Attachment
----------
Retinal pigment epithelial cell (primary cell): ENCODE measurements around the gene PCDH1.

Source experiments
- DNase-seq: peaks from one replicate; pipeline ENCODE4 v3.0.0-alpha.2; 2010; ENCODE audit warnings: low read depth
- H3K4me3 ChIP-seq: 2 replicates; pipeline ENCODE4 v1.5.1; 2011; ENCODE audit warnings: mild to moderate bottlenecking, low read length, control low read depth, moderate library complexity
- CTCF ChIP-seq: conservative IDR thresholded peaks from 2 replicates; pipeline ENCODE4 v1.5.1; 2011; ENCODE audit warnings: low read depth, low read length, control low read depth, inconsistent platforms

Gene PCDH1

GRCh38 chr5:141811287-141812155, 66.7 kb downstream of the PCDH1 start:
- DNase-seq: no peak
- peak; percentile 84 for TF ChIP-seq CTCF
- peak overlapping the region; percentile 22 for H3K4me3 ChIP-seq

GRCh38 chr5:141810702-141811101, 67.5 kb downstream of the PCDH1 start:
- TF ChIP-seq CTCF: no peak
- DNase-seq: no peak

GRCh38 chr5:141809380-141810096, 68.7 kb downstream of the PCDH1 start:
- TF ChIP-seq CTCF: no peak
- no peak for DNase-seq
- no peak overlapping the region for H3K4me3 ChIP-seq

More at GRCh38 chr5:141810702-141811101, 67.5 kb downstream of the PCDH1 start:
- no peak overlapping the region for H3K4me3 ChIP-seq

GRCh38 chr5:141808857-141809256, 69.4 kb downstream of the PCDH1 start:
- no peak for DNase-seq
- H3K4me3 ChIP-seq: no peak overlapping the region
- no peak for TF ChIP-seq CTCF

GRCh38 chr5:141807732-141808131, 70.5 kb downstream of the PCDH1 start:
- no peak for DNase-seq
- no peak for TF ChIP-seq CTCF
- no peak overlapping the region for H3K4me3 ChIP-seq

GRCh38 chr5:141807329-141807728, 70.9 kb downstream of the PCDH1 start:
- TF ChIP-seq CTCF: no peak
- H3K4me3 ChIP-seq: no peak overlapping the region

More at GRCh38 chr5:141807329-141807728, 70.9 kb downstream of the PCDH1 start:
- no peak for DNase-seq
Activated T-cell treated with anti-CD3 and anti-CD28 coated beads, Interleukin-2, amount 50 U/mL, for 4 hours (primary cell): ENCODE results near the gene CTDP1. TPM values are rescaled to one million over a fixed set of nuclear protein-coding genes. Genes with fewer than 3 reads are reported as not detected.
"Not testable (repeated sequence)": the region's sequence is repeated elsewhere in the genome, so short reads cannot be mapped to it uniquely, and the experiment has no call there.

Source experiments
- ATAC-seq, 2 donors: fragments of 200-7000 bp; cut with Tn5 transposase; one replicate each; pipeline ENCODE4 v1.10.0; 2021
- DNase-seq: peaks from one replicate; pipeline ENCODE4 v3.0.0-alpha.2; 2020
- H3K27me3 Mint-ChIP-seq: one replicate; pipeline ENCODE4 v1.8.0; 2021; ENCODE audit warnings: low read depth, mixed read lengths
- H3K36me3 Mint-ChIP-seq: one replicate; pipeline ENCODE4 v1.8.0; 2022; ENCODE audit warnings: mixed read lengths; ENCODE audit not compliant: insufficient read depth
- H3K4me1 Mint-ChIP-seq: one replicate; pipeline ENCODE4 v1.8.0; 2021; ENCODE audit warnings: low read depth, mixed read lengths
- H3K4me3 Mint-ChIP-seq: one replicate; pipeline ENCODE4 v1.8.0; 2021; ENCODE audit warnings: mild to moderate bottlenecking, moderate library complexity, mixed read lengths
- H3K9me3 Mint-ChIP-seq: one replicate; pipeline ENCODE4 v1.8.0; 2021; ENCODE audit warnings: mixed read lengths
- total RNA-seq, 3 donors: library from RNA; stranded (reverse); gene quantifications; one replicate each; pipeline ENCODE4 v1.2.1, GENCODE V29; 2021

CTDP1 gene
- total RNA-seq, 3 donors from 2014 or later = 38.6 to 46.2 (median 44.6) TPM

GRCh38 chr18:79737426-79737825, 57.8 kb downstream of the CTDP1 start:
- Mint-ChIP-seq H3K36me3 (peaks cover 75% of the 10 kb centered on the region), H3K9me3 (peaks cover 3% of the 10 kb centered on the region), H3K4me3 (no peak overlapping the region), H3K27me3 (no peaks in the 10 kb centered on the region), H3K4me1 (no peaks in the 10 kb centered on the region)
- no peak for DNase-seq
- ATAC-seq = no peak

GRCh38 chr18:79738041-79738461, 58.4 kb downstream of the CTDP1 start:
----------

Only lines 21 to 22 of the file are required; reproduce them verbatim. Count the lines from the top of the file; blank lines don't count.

- no peak for DNase-seq
- H3K4me3 ChIP-seq: no peak overlapping the region